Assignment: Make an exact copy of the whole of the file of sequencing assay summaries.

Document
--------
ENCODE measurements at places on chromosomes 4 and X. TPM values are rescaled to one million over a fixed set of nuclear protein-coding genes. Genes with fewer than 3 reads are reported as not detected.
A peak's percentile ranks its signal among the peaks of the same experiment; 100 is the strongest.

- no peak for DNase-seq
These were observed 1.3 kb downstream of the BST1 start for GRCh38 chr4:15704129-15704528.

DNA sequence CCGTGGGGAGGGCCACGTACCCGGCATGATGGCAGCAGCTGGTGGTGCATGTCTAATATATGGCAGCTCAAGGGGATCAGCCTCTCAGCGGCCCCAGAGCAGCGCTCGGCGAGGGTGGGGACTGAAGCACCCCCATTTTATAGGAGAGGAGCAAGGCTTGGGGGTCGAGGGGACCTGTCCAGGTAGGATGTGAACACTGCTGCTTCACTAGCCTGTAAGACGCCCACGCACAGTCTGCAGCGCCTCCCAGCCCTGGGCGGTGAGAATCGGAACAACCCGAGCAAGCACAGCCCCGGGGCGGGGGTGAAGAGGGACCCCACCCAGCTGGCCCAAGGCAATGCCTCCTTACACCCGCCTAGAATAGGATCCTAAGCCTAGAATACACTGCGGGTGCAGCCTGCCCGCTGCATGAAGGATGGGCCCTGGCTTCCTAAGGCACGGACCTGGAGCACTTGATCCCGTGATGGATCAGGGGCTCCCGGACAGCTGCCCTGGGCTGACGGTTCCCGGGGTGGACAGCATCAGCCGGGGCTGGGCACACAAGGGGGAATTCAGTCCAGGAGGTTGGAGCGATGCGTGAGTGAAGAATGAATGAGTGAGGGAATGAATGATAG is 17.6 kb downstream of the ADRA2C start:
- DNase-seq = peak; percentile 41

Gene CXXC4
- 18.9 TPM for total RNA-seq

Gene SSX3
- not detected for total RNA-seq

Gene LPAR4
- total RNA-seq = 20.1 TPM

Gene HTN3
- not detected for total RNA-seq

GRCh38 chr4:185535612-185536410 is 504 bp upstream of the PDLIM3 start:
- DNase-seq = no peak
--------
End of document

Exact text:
ENCODE measurements at places on chromosomes 4 and X. TPM values are rescaled to one million over a fixed set of nuclear protein-coding genes. Genes with fewer than 3 reads are reported as not detected.
A peak's percentile ranks its signal among the peaks of the same experiment; 100 is the strongest.

- no peak for DNase-seq
These were observed 1.3 kb downstream of the BST1 start for GRCh38 chr4:15704129-15704528.

DNA sequence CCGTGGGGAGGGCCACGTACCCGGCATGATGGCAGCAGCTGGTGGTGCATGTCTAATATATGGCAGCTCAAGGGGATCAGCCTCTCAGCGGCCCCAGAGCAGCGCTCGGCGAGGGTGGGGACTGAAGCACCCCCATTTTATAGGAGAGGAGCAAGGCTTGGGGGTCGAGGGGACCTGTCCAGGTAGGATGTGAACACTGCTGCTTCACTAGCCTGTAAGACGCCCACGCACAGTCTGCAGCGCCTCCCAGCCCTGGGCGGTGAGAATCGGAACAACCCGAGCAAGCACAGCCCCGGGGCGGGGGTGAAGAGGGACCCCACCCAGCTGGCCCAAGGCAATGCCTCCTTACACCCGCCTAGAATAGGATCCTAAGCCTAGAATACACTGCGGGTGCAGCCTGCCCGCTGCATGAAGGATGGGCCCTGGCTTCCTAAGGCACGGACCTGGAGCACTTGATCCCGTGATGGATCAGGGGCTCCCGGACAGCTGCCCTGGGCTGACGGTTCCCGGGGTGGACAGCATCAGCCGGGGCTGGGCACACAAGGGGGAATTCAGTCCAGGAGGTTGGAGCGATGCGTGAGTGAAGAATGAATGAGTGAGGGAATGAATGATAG is 17.6 kb downstream of the ADRA2C start:
- DNase-seq = peak; percentile 41

Gene CXXC4
- 18.9 TPM for total RNA-seq

Gene SSX3
- not detected for total RNA-seq

Gene LPAR4
- total RNA-seq = 20.1 TPM

Gene HTN3
- not detected for total RNA-seq

GRCh38 chr4:185535612-185536410 is 504 bp upstream of the PDLIM3 start:
- DNase-seq = no peak